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Exceptional Metamaterials Are Reconfigurable & Deployable Through 4D Printing

Electronics
AMR Military

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3D printing may allow for infinite innovation in design and production, but some designers, engineers, and researchers feel constricted by the fixed qualities—leading them to expand with 4D printing and experiment with materials that can be more finely tuned. In ‘4D printing reconfigurable, deployable and mechanically tunable metamaterials,’ researchers present the best of both realms by micro 3D printing with shape memory polymers. The result is artificial metamaterials that are mechanically tunable and lightweight, and they can be reconfigured for a variety of functions.

The authors point out that metamaterials are exceptional for creating powerful attributes via microstructural design, to include the following types of properties:

  • Electromagnetic
  • Acoustic
  • Mechanical
  • Thermal

“The properties of mechanical metamaterials emerge from the 3D spatial arrangement of the micro-structural elements. Therefore, once manufactured, such properties are irreversible. However, incorporating a material with reversibly tunable properties in a metamaterial could offer the metamaterial flexibility and adaptability, leading to the ability to significantly modulate the mechanical performance in many applications,” state the researchers.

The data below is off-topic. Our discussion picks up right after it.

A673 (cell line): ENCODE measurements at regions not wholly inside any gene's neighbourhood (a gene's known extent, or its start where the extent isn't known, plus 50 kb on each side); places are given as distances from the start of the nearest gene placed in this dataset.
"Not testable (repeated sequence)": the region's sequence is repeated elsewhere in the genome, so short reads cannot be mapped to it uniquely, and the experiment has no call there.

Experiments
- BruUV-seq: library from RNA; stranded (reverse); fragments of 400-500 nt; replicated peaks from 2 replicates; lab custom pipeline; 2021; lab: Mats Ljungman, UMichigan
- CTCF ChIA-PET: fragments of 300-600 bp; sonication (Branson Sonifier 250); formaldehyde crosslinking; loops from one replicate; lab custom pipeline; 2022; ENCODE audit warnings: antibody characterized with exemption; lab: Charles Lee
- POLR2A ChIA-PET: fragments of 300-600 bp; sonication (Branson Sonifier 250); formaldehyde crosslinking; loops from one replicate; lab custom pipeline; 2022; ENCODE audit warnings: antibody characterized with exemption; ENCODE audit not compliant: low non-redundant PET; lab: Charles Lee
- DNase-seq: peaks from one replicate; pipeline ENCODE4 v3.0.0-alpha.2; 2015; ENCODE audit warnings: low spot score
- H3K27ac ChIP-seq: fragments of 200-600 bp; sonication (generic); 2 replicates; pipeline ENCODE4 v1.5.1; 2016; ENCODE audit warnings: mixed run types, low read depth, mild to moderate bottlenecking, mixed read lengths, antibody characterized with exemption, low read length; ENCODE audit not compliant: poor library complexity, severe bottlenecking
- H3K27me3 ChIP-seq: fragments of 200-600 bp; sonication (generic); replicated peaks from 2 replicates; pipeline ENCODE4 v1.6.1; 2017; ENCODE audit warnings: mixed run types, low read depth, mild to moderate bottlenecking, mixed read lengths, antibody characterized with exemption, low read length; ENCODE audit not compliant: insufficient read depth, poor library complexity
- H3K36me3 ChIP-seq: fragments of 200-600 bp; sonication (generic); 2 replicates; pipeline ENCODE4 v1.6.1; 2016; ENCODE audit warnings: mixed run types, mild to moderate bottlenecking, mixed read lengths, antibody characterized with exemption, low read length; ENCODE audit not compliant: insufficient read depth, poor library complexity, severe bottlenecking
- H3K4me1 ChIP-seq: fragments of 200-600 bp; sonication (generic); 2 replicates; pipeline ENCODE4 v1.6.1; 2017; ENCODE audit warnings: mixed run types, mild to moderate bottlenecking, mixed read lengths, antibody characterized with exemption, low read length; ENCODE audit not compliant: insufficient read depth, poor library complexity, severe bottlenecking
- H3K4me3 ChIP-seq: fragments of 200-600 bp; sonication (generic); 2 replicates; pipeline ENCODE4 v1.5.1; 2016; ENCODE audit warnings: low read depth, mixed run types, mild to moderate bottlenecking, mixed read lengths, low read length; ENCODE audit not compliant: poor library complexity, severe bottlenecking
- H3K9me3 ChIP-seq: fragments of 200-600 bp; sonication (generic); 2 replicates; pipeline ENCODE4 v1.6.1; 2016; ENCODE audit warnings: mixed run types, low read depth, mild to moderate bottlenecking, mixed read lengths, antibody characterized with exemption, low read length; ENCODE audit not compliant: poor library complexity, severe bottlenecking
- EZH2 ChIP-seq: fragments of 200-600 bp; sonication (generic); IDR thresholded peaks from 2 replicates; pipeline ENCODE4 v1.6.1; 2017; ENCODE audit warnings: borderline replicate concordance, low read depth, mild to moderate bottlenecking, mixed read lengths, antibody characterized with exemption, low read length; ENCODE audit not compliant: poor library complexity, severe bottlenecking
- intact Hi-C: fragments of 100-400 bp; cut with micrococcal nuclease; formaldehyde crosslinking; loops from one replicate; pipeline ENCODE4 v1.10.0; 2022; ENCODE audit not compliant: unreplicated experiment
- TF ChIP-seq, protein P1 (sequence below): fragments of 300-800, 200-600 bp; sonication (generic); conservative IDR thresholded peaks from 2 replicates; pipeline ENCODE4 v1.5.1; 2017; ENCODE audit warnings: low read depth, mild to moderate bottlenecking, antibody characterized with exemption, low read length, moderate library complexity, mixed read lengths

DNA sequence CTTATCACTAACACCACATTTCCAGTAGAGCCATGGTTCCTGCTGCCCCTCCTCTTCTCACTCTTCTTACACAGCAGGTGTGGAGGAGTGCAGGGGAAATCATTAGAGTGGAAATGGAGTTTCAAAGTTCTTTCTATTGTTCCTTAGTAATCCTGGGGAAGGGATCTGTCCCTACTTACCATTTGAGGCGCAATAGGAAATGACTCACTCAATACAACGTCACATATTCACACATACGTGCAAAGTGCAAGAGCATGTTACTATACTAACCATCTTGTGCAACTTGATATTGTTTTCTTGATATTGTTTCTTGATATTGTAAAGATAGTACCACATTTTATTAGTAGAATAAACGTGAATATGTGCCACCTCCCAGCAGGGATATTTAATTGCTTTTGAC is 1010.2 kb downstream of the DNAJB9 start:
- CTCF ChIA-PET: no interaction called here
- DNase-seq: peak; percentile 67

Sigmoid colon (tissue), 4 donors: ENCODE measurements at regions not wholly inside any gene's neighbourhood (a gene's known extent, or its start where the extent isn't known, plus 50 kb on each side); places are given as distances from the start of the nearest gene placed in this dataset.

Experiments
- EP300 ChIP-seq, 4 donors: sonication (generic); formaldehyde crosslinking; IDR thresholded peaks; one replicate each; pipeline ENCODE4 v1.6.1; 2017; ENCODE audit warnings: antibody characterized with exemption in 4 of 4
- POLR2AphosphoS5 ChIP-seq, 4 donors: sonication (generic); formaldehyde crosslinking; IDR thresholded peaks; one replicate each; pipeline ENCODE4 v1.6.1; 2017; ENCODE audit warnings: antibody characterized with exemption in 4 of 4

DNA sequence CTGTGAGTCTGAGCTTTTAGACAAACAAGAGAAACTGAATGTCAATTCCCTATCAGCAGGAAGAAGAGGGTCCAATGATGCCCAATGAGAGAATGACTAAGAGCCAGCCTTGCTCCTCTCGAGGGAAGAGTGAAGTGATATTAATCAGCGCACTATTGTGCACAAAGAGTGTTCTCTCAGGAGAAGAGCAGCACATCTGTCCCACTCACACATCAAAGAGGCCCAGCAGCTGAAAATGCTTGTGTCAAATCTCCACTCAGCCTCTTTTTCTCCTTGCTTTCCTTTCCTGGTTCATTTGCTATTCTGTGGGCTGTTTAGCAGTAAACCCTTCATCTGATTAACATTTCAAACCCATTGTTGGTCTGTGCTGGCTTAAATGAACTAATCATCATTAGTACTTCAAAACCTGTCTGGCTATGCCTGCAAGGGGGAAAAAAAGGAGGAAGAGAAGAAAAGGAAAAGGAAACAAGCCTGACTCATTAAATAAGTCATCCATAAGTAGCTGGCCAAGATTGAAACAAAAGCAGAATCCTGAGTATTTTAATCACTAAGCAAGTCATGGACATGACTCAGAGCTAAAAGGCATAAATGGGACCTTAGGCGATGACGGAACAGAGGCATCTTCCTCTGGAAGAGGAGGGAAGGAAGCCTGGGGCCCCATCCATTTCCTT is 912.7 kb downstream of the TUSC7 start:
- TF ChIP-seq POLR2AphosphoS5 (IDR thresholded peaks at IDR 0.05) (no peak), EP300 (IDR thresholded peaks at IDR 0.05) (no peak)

4D printing of mechanical metamaterials. (A) Schematic diagram of the digital additive manufacturing process. (B) Photocurable shape memory polymer (SMP) consisting of acrylic acid (AA) as a monomer to form chains and bisphenol A ethoxylate dimethacrylate (BPA) as a crosslinker to form
nodes. (C) Storage modulus, loss modulus and tan d of the SMP. (D) A typical shape memory cycle of a SMP microlattice. Shape programing through heating, deformation and cooling, and shape recovery to its original shape upon heating. Scale bar is 2 mm.

These types of materials are already being explored for use in luxury cars, aerospace, civil engineering, and robotics. Here, the difference is that the researchers ‘exploit a substantial mechanical property transition between glassy and rubbery states of a shape memory polymer (SMP) around its glass transition temperature (Tg) and apply it to mechanical metamaterials.’

“3D printing with SMPs has played a central role in the emerging field of 4D printing (3D printing of shape-transforming structures), but the focus has predominantly been on geometrical transformations,” state the researchers, who offer a unique study into metamaterials as they exploit the transition process.

To create 3D SMP metamaterials, the researchers used PmSL, an SLA technique that produces complex micro-structures—to include materials like responsive hydrogels too. In testing, the materials were heated in the rubbery state and then twisted. Once the temperature was lowered, they retained their shape after removal of mechanical loading. Upon increasing the heat again, the microlattice returned to its normal shape.